Registered Cisco.com users (Cisco direct customers) can order Cisco product documentation from the Ordering tool:

http://www.cisco.com/en/US/partner/ordering/index.shtml

Nonregistered Cisco.com users can order documentation through a local account representative by calling Cisco Systems Corporate Headquarters (California, USA) at 408 526-7208 or, elsewhere in North America, by calling 800 553-NETS (6387).

9 Documentation Feedback

You can submit e-mail comments about technical documentation to bug-doc@cisco.com.

You can submit comments by using the response card (if present) behind the front cover of your document or by writing to the following address:

Cisco Systems
Attn: Customer Document Ordering
170 West Tasman Drive
San Jose, CA 95134-9883

We appreciate your comments.

10 Obtaining Technical Assistance

For all customers, partners, resellers, and distributors who hold valid Cisco service contracts, the Cisco Technical Assistance Center (TAC) provides 24-hour-a-day, award-winning technical support services, online and over the phone. Cisco.com features the Cisco TAC website as an online starting point for technical assistance. If you do not hold a valid Cisco service contract, please contact your reseller.

Cisco TAC Website

The Cisco TAC website provides online documents and tools for troubleshooting and resolving technical issues with Cisco products and technologies. The Cisco TAC website is available 24 hours a day, 365 days a year. The Cisco TAC website is located at this URL:

http://www.cisco.com/tac

Accessing all the tools on the Cisco TAC website requires a Cisco.com user ID and password. If you have a valid service contract but do not have a login ID or password, register at this URL:

http://tools.cisco.com/RPF/register/register.do

Opening a TAC Case

Using the online TAC Case Open Tool is the fastest way to open P3 and P4 cases. (P3 and P4 cases are those in which your network is minimally impaired or for which you require product information.) After you describe your situation, the TAC Case Open Tool automatically recommends resources for an immediate solution. If your issue is not resolved using the recommended resources, your case will be assigned to a Cisco TAC engineer. The online TAC Case Open Tool is located at this URL:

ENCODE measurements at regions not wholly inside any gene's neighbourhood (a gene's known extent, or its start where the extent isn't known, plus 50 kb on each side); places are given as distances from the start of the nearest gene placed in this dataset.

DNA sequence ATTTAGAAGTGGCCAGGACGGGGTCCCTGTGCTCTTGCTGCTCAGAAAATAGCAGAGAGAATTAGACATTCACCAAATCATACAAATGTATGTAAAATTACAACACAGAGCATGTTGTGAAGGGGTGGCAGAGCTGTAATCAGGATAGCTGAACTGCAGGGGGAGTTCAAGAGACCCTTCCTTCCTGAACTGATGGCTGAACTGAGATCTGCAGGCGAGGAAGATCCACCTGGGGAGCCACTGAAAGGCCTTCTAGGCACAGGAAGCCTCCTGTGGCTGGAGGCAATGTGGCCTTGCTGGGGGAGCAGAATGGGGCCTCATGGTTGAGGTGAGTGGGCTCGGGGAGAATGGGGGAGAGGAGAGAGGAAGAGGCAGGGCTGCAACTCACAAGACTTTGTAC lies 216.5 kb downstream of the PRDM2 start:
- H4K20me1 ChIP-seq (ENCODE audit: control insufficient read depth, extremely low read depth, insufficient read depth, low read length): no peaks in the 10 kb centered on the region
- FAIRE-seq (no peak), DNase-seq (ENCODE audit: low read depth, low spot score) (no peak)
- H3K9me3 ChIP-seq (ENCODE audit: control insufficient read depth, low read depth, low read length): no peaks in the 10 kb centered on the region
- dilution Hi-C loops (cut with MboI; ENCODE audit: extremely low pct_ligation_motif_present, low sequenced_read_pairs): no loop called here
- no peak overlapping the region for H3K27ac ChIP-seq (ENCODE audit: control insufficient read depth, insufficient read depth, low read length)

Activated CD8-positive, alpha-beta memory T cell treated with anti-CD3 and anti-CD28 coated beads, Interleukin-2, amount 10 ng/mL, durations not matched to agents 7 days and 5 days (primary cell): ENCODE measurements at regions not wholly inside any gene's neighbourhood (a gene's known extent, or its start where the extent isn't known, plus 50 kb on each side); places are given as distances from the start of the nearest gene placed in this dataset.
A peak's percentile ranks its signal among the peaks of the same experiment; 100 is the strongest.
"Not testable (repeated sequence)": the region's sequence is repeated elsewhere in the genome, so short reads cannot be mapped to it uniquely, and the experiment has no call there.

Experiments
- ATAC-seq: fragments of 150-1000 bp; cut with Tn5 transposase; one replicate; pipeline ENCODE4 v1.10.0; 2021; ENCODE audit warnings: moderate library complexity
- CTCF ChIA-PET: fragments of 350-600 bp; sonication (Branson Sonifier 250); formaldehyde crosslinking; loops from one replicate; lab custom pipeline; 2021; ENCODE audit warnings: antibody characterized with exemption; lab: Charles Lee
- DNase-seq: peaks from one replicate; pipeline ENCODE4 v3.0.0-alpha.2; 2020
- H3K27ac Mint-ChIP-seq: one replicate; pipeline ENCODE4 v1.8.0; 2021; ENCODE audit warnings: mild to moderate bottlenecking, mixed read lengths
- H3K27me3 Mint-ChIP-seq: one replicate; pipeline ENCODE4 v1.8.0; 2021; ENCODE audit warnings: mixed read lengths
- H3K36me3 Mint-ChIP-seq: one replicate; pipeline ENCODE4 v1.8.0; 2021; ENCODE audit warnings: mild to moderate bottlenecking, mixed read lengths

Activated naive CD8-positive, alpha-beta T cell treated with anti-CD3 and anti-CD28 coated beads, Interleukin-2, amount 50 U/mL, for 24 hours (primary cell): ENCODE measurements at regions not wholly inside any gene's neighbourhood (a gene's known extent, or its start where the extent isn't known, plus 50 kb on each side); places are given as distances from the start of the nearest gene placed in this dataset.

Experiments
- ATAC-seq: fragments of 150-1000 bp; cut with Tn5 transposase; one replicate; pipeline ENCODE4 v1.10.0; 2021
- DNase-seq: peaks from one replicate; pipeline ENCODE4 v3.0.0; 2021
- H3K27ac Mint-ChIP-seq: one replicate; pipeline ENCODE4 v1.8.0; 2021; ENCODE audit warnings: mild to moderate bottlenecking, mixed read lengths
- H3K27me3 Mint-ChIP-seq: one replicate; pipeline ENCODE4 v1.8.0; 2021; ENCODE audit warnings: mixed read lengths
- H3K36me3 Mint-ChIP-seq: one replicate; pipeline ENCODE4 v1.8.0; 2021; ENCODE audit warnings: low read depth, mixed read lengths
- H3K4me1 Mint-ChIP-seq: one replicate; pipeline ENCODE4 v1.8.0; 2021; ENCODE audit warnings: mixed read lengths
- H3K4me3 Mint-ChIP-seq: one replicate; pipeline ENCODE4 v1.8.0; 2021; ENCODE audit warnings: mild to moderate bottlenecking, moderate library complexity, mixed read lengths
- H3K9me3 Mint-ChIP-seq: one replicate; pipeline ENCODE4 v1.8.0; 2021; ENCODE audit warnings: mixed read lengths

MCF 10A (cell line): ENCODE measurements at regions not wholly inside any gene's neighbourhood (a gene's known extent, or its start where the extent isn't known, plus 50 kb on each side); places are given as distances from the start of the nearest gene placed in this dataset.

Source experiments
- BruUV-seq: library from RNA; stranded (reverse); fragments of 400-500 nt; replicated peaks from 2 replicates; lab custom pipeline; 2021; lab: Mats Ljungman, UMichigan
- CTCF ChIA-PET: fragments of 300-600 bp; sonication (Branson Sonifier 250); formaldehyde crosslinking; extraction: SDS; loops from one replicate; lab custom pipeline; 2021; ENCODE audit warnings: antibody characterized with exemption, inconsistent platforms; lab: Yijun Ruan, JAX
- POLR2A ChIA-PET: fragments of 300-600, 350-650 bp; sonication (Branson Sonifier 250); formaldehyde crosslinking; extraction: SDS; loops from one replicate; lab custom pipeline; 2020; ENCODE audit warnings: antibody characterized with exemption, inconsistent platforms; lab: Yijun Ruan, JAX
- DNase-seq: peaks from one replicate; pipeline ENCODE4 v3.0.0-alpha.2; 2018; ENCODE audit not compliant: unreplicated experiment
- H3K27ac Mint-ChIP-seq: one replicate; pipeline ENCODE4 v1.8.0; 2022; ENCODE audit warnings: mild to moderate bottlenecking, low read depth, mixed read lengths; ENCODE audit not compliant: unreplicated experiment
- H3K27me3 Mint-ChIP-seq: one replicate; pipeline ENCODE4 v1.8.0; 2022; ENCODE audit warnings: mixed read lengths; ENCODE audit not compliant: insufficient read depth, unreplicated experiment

http://www.cisco.com/tac/caseopen

For P1 or P2 cases (P1 and P2 cases are those in which your production network is down or severely degraded) or if you do not have Internet access, contact Cisco TAC by telephone. Cisco TAC engineers are assigned immediately to P1 and P2 cases to help keep your business operations running smoothly.

To open a case by telephone, use one of the following numbers:

Asia-Pacific: +61 2 8446 7411 (Australia: 1 800 805 227)
EMEA: +32 2 704 55 55
USA: 1 800 553-2447

For a complete listing of Cisco TAC contacts, go to this URL:

http://www.cisco.com/warp/public/687/Directory/DirTAC.shtml

TAC Case Priority Definitions

To ensure that all cases are reported in a standard format, Cisco has established case priority definitions.

Priority 1 (P1)—Your network is "down" or there is a critical impact to your business operations. You and Cisco will commit all necessary resources around the clock to resolve the situation.

Priority 2 (P2)—Operation of an existing network is severely degraded, or significant aspects of your business operation are negatively affected by inadequate performance of Cisco products. You and Cisco will commit full-time resources during normal business hours to resolve the situation.

Priority 3 (P3)—Operational performance of your network is impaired, but most business operations remain functional. You and Cisco will commit resources during normal business hours to restore service to satisfactory levels.

Priority 4 (P4)—You require information or assistance with Cisco product capabilities, installation, or configuration. There is little or no effect on your business operations.

11 Obtaining Additional Publications and Information

Information about Cisco products, technologies, and network solutions is available from various online and printed sources.

Cisco Marketplace provides a variety of Cisco books, reference guides, and logo merchandise. Go to this URL to visit the company store:

http://www.cisco.com/go/marketplace/

The Cisco Product Catalog describes the networking products offered by Cisco Systems, as well as ordering and customer support services. Access the Cisco Product Catalog at this URL:

http://www.cisco.com/cisco/web/psa/default.html?mode=prod

Cisco Press publishes a wide range of general networking, training and certification titles. Both new and experienced users will benefit from these publications. For current Cisco Press titles and other information, go to Cisco Press online at this URL:

http://www.ciscopress.com

Packet magazine is the Cisco quarterly publication that provides the latest networking trends, technology breakthroughs, and Cisco products and solutions to help industry professionals get the most from their networking investment. Included are networking deployment and troubleshooting tips, configuration examples, customer case studies, tutorials and training, certification information, and links to numerous in-depth online resources. You can access Packet magazine at this URL:

http://www.cisco.com/packet

Internet Protocol Journal is a quarterly journal published by Cisco Systems for engineering professionals involved in designing, developing, and operating public and private internets and intranets. You can access the Internet Protocol Journal at this URL:

http://www.cisco.com/ipj

Training—Cisco offers world-class networking training. Current offerings in network training are listed at this URL:

http://www.cisco.com/en/US/learning/index.html